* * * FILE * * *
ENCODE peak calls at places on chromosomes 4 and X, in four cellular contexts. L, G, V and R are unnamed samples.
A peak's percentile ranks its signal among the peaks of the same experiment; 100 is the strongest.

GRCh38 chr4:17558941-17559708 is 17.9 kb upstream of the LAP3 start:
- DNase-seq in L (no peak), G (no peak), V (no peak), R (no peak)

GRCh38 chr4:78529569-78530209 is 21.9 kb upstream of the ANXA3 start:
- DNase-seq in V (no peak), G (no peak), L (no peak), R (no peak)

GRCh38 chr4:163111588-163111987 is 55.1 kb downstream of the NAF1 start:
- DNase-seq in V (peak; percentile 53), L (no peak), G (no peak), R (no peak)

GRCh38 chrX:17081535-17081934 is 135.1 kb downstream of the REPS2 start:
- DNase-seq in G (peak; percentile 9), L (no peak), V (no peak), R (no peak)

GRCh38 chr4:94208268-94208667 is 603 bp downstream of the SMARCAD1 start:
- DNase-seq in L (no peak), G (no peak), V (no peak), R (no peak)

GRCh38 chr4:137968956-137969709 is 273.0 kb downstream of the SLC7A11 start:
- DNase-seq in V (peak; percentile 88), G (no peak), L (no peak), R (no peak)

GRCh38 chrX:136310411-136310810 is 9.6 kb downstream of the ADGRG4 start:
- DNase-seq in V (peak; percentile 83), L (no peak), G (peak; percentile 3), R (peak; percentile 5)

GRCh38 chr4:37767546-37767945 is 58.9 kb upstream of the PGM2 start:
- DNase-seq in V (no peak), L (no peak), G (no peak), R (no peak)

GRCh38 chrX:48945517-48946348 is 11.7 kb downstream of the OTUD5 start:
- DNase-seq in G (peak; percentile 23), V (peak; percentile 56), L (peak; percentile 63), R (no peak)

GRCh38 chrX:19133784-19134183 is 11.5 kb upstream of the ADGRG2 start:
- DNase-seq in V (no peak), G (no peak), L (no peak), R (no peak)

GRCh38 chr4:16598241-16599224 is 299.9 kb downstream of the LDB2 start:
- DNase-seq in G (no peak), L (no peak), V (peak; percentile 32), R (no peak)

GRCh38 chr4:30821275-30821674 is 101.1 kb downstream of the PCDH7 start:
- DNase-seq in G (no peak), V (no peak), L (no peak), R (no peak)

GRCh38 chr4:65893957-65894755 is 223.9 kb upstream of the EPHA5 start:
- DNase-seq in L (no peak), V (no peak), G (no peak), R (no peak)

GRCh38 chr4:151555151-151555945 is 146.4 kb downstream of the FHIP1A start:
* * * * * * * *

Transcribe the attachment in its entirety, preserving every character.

ENCODE peak calls at places on chromosomes 4 and X, in four cellular contexts. L, G, V and R are unnamed samples.
A peak's percentile ranks its signal among the peaks of the same experiment; 100 is the strongest.

GRCh38 chr4:17558941-17559708 is 17.9 kb upstream of the LAP3 start:
- DNase-seq in L (no peak), G (no peak), V (no peak), R (no peak)

GRCh38 chr4:78529569-78530209 is 21.9 kb upstream of the ANXA3 start:
- DNase-seq in V (no peak), G (no peak), L (no peak), R (no peak)

GRCh38 chr4:163111588-163111987 is 55.1 kb downstream of the NAF1 start:
- DNase-seq in V (peak; percentile 53), L (no peak), G (no peak), R (no peak)

GRCh38 chrX:17081535-17081934 is 135.1 kb downstream of the REPS2 start:
- DNase-seq in G (peak; percentile 9), L (no peak), V (no peak), R (no peak)

GRCh38 chr4:94208268-94208667 is 603 bp downstream of the SMARCAD1 start:
- DNase-seq in L (no peak), G (no peak), V (no peak), R (no peak)

GRCh38 chr4:137968956-137969709 is 273.0 kb downstream of the SLC7A11 start:
- DNase-seq in V (peak; percentile 88), G (no peak), L (no peak), R (no peak)

GRCh38 chrX:136310411-136310810 is 9.6 kb downstream of the ADGRG4 start:
- DNase-seq in V (peak; percentile 83), L (no peak), G (peak; percentile 3), R (peak; percentile 5)

GRCh38 chr4:37767546-37767945 is 58.9 kb upstream of the PGM2 start:
- DNase-seq in V (no peak), L (no peak), G (no peak), R (no peak)

GRCh38 chrX:48945517-48946348 is 11.7 kb downstream of the OTUD5 start:
- DNase-seq in G (peak; percentile 23), V (peak; percentile 56), L (peak; percentile 63), R (no peak)

GRCh38 chrX:19133784-19134183 is 11.5 kb upstream of the ADGRG2 start:
- DNase-seq in V (no peak), G (no peak), L (no peak), R (no peak)

GRCh38 chr4:16598241-16599224 is 299.9 kb downstream of the LDB2 start:
- DNase-seq in G (no peak), L (no peak), V (peak; percentile 32), R (no peak)

GRCh38 chr4:30821275-30821674 is 101.1 kb downstream of the PCDH7 start:
- DNase-seq in G (no peak), V (no peak), L (no peak), R (no peak)

GRCh38 chr4:65893957-65894755 is 223.9 kb upstream of the EPHA5 start:
- DNase-seq in L (no peak), V (no peak), G (no peak), R (no peak)

GRCh38 chr4:151555151-151555945 is 146.4 kb downstream of the FHIP1A start: